Those historians use the label " protofeminist " to describe earlier movements.
Introduction Feminism brings many things to philosophy including not only a variety of particular moral and political claims, but ways of asking and answering questions, critiques of mainstream philosophical views and methods, and new topics of inquiry.
Feminist contributions to and interventions in mainstream philosophical debates are An introduction to feminism in entries under "Feminism, interventions". Entries covered under the rubric "Feminism, topics" concern philosophical issues that arise as feminists articulate accounts of sexism, critique sexist social and cultural practices, and develop alternative visions of a just world.
In short, they are philosophical topics that arise within feminism. An introduction to feminism there are many different and sometimes conflicting approaches to feminist philosophy, see "Feminism, approaches to"it is instructive to begin by asking what, if anything, feminists as a group are committed to.
Considering some of the controversies over what feminism is provides a springboard for seeing how feminist commitments generate a host of philosophical topics, especially as those commitments confront the world as we know it.
My goal here will be to sketch some of the central uses of the term that are most relevant to those interested in contemporary feminist philosophy. For an overview of the history of feminist thought see: The references I provide below are only a small sample of the work available on the topics in question; more complete bibliographies are available at the specific topical entries and also at the end of this entry.
Some feminists trace the origins of the term "feminism" in English as rooted in the movement in Europe and the US beginning with the mobilization for suffrage during the late 19th and early 20th century and refer to this movement as "First Wave" feminism.
More recently, transformations of feminism in the past decade have been referred to as "Third Wave" feminism. However, other feminist scholars object to identifying feminism with these particular moments of political activism, on the grounds that doing so eclipses the fact that there has been resistance to male domination that should be considered "feminist" throughout history and across cultures: One might seek to solve these problems by emphasizing the political ideas that the term was apparently coined to capture, viz.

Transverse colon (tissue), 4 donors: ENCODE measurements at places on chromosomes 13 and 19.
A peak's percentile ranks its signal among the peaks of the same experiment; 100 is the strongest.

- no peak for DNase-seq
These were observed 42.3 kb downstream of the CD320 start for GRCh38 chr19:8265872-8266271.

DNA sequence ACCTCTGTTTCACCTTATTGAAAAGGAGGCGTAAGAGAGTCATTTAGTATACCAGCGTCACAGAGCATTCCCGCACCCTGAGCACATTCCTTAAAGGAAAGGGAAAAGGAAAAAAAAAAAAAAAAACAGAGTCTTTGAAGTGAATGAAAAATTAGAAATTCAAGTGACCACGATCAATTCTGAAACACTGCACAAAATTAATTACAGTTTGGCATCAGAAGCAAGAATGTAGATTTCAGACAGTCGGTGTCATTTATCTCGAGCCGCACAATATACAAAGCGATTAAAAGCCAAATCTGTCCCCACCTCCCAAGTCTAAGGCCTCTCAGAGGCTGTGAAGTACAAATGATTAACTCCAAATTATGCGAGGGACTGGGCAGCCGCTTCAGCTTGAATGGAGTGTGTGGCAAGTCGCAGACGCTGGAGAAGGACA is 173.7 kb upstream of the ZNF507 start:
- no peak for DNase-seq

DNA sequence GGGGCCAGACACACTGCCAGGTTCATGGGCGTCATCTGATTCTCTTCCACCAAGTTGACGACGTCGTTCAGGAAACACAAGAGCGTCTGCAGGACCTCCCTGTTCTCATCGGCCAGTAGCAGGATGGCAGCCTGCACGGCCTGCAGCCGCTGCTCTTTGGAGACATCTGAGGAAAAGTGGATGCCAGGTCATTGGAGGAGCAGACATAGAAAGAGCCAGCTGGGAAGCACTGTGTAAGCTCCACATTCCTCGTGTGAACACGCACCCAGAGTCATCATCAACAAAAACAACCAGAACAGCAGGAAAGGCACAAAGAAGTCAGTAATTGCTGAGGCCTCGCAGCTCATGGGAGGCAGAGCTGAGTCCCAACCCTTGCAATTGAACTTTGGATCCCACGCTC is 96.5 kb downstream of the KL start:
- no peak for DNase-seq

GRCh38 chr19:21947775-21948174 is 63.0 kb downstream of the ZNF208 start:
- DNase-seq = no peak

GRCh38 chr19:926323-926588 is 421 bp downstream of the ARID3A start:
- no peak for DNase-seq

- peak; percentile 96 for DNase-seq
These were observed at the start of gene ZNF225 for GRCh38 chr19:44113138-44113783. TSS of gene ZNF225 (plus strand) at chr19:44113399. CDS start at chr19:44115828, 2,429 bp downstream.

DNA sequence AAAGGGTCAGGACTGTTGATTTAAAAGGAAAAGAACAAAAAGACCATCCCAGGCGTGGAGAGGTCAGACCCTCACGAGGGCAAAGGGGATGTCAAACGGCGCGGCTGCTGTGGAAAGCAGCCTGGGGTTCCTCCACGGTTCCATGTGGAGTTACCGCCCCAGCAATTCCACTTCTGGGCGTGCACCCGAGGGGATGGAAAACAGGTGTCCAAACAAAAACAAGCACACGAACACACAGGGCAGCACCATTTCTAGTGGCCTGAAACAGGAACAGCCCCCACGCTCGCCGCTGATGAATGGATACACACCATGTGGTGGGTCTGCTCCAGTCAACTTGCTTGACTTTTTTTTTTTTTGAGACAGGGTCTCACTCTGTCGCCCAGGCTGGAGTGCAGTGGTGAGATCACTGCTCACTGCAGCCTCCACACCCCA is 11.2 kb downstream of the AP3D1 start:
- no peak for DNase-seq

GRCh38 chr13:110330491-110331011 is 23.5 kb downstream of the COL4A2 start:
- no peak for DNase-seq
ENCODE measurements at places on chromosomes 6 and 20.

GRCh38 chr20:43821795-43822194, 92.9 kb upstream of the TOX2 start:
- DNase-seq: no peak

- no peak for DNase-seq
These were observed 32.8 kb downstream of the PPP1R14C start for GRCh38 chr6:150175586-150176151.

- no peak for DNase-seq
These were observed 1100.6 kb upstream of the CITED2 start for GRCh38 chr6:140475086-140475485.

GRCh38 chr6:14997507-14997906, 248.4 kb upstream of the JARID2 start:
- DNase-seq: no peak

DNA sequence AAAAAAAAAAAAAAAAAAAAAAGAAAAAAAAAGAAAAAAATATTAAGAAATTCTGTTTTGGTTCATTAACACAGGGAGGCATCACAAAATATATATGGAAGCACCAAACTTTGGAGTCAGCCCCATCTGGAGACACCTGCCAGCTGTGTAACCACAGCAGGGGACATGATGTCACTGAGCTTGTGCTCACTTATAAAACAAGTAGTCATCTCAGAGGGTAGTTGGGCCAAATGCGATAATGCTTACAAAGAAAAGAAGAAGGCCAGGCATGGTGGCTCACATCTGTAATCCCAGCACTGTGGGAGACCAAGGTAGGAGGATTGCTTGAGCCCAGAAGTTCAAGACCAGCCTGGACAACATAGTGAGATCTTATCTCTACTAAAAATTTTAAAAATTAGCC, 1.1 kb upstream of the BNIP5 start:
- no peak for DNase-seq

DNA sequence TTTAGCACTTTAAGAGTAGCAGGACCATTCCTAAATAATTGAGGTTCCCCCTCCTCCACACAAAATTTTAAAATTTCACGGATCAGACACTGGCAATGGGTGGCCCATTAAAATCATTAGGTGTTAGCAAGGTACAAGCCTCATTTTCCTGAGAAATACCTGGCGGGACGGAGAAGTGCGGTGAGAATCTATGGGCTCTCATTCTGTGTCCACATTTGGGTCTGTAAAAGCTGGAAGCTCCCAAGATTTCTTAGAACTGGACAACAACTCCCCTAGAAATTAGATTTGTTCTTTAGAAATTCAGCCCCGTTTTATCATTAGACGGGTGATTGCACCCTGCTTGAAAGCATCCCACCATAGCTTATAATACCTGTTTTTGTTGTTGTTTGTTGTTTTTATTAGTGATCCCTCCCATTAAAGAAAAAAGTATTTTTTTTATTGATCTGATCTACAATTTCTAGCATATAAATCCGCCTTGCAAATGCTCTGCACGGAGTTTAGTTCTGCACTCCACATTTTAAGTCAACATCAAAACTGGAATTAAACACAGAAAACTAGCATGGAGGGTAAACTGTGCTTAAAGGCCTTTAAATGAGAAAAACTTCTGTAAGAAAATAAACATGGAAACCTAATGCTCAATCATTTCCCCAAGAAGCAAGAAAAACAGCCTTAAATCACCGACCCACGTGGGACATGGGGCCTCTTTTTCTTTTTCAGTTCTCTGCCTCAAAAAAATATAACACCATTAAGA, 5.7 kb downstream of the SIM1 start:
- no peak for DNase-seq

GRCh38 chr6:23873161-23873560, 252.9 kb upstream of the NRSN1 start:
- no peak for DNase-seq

But this too raises controversy, for it frames feminism within a broadly Liberal approach to political and economic life. Although most feminists would probably agree that there is some sense of "rights" on which achieving equal rights for women is a necessary condition for feminism to succeed, most would also argue that this would not be sufficient.
Given the controversies over the term "feminism" and the politics of circumscribing the boundaries of a social movement, it is sometimes tempting to think that there is little point in demanding a definition of the term beyond a set of disjuncts that capture different instances.
However, at the same time it can be both intellectually and politically valuable to have a schematic framework that enables us to map at least some of our points of agreement and disagreement. For an overview of different philosophical approaches to feminism, see "Feminism, approaches to".
Normative and Descriptive Components In many of its forms, feminism seems to involve at least two claims, one normative and the other descriptive. The normative claim concerns how women ought or ought not to be viewed and treated and draws on a background conception of justice or broad moral position; the descriptive claim concerns how women are, as a matter of fact, viewed and treated, alleging that they are not being treated in accordance with the standards of justice or morality invoked in the normative claim.